Ah, kneading. Is there anything more therapeutic than feeling a warm bundle of dough under your hands? The dough will still be slightly ‘wet’, or sticky, so incorporate the remaining flour in by getting the ball of dough real dusty with flour, put the heel of your hand on the center of the ball and push away from you, into the counter. Now, fold the stretched piece of dough back onto itself and push it again. Each time it stretches over the flour, it picks up a little more of it, and you’re working the dough so that it becomes glued to itself and makes a nice slice of bread when it’s baked. Every so many shoves, turn the ball of dough so that you’re pushing the opposite side. If your hands get sticky (as they might at first) roll as much as you can off your hands and keep them dusty with flour. I find they stay cleaner if I go quickly, almost smacking the dough with the heel of my hand and turning it quickly. It’s rather energetic once I get going! I don’t like to add too much extra flour lest the bread get dense.

You can knead as long as you like, but I generally go until all the flour is absorbed and I have a stretchy, smooth sort of ball of dough that doesn’t tear when I pull it. You want it to have a good deal of elasticity. Now clean out the mixing bowl and grease it up lightly, either with some spray oil or a rubbing of butter. Toss the dough bundle into it and flip it once so that the top gets some grease on it. Cover and let rise for 1-2 hours, or until doubled in size. As unlikely as it seems- it will get there! That yeast will do it’s busy work and the dough *will* rise. It helps if the temperature is right, somewhere around 80 degrees. My kitchen is never perfectly heated or cooled, but it’s the closest to a consistent 80 I can get, so the dough stays there. If it’s cooler, it may take a little longer, in the summer – my bread will rise in 45 minutes! You have to feel as you go, somewhat.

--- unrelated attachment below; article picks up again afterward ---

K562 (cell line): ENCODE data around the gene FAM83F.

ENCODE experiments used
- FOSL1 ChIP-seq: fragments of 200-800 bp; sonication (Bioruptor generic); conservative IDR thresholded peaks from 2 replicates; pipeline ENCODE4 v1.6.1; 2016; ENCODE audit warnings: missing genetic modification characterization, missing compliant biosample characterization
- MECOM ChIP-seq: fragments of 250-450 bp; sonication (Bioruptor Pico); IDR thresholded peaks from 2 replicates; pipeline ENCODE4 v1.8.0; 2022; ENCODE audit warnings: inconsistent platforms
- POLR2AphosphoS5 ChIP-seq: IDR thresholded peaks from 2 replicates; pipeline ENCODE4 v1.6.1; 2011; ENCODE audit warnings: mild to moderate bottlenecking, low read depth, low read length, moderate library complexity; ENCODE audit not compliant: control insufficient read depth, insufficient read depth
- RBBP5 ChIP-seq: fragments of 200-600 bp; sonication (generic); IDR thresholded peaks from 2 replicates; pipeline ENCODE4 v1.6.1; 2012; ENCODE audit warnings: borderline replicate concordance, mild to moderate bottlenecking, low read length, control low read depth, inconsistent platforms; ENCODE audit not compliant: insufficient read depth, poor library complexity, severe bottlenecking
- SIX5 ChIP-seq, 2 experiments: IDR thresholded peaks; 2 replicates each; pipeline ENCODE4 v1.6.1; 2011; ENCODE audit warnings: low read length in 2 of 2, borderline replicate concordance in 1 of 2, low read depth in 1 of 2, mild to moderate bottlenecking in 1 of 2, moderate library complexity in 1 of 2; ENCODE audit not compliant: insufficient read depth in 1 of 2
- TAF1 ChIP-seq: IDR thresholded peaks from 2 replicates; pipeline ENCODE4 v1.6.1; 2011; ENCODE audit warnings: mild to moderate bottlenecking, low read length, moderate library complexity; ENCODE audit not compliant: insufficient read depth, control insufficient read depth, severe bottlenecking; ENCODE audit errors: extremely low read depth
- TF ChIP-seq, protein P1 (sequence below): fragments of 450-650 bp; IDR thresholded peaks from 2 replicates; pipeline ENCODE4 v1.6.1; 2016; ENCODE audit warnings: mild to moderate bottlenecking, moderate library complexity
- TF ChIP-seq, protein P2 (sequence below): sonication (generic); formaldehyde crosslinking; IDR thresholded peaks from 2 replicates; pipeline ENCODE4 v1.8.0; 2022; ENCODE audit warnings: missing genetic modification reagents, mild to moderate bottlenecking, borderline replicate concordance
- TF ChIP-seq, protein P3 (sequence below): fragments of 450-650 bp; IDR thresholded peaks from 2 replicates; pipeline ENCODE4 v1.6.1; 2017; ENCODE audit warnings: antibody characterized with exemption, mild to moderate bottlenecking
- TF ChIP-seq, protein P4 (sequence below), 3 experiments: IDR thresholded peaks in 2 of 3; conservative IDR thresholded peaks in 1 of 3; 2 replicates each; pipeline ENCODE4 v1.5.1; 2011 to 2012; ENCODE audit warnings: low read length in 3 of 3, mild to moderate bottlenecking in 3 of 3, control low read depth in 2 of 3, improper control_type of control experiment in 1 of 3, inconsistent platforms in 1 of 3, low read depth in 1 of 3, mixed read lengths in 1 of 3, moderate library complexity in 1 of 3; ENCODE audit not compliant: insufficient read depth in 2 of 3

** Fancy time lapse **

The dough – – it has risen. It smells sweet and yeasty and looks ambitious enough to take over the world. Punch it back before it gets the chance… really. Put your freshly washed fist right into the heart of it and push straight down. It will whine a bit, but you’re doing everyone a favor. Grease up two regular sized loaf pans and set them aside. Gently work the dough a little in the bowl and then split it. If you are *that* person, weigh each half so that they are equal. If you are me, just make a good guess and squeeze it in half. Form each half into a loaf shape and place them in their pans. These have to rise again, until they have gotten taller than the sides of the pan. Again, this is a little variable depending on the temperature.

** Time Lapse **

Turn the oven on to 350 degrees, place your well-risen loaves into the oven gently.

They need to bake for about 25 minutes, or until the internal temp is about 190 degrees according to a thermometer stuck into the thickest part of the loaf, *or* until the loaf sounds very airy and hollow when knocked on.

Cool by placing on their sides, every so often flipping sides until the loaf pops out after a gentle nudging.    And there you have it – Bread. It takes a few times to get it *down*, you know? I’ve baked tough loaves, dry loaves, doughy loaves – but a couple perfect ones, too. It just takes time and practice – and a lot of toast!

It’s a good skill to have, homemade bread is cheaper and tastier than store bought (when you figure on buying the special, all natural 10 grain variety which is still not as good as something you can make yourself) and there is nothing more appealing than the smell of baking bread in a home. It’s aromatherapy at it’s best.

Have fun, make bread, applaud. Repeat.